Burgmayer Lab

Welcome to the Burgmayer Lab . . . and the wonderful world of molybdenum!

Molybdenum is a second row transition metal that is essential to your health, as well as to the health of almost every species on Earth.  And this is because organisms use molybdenum enzymes to catalyze important biochemical reactions, such as respiration, protein synthesis and detoxification.  Buried within the protein blankets of these Mo enzymes is the catalytic site known as the molybdenum cofactor, or Moco whose minimal composition is a Mo atom and a pterin-dithiolene ligand (Fig. 1).  Our research focus is to understand what is special about the pterin-dithiolene ligand, and our approach is to study synthetic model compounds for Moco. 

molybdenum cofactor structure

The pterin-dithiolene ligand—known as molybdopterin, MPT—that is found uniquely in molybdenum and tungsten enzymes continues to fascinate us.  The complexity of this exceptional ligand has been postulated as key to the diversity of Mo and W enzyme function.1 The pterin dithiolene ligand has been increasingly appreciated as contributing a highly flexible electronic structure, not only because of the redox capability of both pterin and dithiolene, but also because of the role that pterin and pyranopterin conformation may play in adjusting the Mo reactivity.  In fact, it is worth mentioning that Moco is the most redox rich cofactor in biology!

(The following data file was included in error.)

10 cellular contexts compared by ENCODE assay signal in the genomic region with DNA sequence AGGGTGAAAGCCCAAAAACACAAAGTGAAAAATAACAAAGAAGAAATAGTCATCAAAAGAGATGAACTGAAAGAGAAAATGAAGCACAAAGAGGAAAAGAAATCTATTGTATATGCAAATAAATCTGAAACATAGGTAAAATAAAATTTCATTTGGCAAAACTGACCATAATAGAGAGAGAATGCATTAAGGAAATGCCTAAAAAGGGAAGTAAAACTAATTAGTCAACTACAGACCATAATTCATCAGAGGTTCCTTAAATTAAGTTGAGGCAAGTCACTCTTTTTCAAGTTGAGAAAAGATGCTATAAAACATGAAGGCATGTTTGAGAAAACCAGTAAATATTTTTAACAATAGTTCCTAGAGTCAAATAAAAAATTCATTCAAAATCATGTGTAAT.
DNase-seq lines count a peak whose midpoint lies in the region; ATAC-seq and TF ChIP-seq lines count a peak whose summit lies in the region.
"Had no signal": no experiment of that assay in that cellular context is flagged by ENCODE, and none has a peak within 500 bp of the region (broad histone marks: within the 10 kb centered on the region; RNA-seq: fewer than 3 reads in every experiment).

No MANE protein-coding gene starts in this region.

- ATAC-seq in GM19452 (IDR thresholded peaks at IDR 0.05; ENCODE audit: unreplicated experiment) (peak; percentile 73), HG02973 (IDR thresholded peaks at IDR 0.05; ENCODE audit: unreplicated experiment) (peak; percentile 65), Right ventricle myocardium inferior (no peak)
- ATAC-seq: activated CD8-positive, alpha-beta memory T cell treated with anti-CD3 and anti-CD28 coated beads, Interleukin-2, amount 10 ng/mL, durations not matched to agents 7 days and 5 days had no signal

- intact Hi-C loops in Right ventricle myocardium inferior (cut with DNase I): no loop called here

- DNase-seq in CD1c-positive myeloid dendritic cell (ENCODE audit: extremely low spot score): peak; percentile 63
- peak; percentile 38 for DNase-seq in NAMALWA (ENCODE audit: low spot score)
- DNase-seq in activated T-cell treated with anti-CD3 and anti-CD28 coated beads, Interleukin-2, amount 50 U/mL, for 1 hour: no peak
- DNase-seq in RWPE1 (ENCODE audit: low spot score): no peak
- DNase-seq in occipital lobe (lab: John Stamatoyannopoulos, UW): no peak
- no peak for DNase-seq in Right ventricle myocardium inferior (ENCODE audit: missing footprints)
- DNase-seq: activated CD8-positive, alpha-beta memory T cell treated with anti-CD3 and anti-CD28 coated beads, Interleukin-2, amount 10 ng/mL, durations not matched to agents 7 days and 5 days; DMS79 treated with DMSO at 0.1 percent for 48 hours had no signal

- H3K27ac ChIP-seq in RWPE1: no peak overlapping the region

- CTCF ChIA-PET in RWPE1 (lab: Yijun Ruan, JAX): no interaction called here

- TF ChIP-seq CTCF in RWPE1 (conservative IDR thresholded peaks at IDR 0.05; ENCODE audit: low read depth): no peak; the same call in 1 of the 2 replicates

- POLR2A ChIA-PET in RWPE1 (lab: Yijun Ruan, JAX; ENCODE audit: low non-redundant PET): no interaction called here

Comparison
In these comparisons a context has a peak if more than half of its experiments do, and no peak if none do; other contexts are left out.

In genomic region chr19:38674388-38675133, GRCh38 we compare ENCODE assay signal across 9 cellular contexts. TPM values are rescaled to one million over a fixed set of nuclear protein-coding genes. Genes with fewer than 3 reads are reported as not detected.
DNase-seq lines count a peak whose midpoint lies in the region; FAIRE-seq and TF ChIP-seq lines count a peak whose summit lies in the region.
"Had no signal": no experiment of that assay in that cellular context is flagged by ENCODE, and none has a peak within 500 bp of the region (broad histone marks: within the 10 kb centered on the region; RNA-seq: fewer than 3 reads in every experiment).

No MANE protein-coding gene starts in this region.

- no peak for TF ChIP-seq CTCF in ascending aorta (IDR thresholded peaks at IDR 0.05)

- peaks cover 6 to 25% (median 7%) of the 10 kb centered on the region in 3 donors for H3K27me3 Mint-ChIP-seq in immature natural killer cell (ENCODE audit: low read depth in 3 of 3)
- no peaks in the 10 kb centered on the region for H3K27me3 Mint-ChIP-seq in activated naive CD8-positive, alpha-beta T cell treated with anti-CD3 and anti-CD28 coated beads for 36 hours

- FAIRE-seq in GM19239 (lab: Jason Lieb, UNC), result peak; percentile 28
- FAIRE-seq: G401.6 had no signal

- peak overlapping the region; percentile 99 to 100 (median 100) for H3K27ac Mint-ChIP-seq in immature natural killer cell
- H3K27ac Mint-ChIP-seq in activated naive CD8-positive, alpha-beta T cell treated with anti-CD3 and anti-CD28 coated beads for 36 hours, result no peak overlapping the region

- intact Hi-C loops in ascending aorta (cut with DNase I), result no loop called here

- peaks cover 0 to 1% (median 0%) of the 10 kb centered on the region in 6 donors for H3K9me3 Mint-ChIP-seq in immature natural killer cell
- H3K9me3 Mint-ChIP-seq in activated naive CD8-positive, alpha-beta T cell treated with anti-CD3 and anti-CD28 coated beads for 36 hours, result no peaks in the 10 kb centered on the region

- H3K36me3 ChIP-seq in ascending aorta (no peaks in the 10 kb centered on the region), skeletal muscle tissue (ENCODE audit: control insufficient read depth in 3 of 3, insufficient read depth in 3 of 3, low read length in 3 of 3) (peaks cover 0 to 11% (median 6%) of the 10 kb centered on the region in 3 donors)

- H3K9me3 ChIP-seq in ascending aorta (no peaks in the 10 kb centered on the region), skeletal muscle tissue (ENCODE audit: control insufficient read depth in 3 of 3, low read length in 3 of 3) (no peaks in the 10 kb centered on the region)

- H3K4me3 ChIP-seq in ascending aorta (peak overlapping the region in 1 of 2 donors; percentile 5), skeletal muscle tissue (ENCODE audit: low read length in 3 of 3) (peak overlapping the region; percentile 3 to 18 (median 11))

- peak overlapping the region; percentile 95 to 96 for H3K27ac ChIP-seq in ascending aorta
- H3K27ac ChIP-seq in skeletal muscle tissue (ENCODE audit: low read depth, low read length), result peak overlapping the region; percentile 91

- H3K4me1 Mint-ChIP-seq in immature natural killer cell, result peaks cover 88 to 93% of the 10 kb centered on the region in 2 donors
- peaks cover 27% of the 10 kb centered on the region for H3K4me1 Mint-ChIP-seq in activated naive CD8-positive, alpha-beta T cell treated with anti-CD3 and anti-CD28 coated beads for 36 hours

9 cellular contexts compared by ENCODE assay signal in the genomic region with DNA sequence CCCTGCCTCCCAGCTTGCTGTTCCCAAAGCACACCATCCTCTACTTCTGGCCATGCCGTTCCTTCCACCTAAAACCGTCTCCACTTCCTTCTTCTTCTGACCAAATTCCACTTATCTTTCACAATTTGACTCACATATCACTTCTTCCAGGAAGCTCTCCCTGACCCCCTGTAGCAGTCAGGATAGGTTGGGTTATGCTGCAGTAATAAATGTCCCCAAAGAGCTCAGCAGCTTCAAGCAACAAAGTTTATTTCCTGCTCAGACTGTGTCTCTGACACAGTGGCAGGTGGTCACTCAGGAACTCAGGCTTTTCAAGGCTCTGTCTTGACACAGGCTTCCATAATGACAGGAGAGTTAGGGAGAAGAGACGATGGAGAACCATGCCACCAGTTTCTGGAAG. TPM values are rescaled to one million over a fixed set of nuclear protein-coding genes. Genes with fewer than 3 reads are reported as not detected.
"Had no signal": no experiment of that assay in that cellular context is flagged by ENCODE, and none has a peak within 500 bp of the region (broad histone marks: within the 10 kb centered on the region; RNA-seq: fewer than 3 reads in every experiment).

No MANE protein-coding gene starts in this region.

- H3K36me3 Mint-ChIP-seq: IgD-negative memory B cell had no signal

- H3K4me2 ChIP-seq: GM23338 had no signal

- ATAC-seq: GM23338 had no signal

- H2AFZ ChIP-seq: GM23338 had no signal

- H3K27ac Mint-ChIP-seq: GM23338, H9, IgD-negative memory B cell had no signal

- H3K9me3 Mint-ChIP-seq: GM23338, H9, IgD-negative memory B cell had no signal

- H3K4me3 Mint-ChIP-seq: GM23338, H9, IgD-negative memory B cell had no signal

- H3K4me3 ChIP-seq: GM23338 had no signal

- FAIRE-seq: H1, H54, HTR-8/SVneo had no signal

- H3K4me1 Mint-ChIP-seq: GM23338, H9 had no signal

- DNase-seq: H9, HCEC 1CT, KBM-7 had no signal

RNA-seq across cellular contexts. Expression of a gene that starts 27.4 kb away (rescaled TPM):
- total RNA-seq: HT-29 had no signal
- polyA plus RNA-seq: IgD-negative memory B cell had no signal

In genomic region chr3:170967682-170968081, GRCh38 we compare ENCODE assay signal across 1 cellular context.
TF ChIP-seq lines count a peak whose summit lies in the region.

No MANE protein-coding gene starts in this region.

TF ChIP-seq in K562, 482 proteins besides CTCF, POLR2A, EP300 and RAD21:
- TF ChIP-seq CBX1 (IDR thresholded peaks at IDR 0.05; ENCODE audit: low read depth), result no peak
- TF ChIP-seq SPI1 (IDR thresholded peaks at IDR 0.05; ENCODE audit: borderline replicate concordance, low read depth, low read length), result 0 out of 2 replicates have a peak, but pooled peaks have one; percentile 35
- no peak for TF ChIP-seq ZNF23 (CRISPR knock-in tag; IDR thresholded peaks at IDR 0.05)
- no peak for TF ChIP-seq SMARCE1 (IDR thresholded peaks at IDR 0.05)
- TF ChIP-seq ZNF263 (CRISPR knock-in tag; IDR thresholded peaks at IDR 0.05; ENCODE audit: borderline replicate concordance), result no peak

redox reactions of Moco metal and ligand components

Our approach to the conundrum of the pterin dithiolene function has been to develop a model system that can be adjusted to explore a variety of questions pertinent to the enzymes.  Our model system (Fig. 3) has allowed us to pursue several areas of exploration.

Moco model system

First, we have published2,3 our study of the reversible equilibrium between pyranopterin and uncyclized forms, and how that equilibrium shifts depending on solvent dielectric (or polarity). (Fig.4) We have determined this is a very low energy process. 

diagram depicting reversible pyran cyclization

More recently, we have published a detailed study addressing the electronic consequences of pyranopterin formation (Fig. 5).4 

diagram depicting conjugation

Fig. 5.  Intense ILCT occurs due to electronic delocalization in pterin-dithiolene ligand

Currently we are exploring the effects of protonating the pterin in our model, and the reduction of the pterin within the model.  Together these results provide experimental evidence that the pyranopterin dithiolene ligand in molybdenum and tungsten enzymes could participate in many ways in catalysis through processes modulated by the protein.  Our research has been supported by grants from NIH (GM081848) and NSF (CHE-0958996).


1 Rothery R, Weiner J, J Biol Inorg Chem, 2015, 349-372

Williams B R, Fu Y, Yap G P A, Burgmayer S J N, J. Am. Chem. Soc. 2012, 134, 19584−19587. DOI: 10.1021/ja310018e

Williams, B. R., Gisewhite, D., Kalinsky, A., Esmail, A., Burgmayer, S. J. N., Inorg. Chem. 2015, 54, 8214-8222. DOI: 10.1021/acs.inorgchem.5b00532

4Gisewhite, D., Yang, J.; Williams, B. R.; Esmail, A.; Stein, B.; Kirk, M.L.; Burgmayer, S. J. N.  J. Am. Chem. Soc. 2018, 140, 12808-12818. DOI: 10.1021/jacs.8b05777

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Department of Chemistry

Park Science Building
Bryn Mawr College
101 N. Merion Avenue
Bryn Mawr, Pennsylvania 19101
Phone: 610-526-7392, or 610-526-7374
Fax: 610-526-5086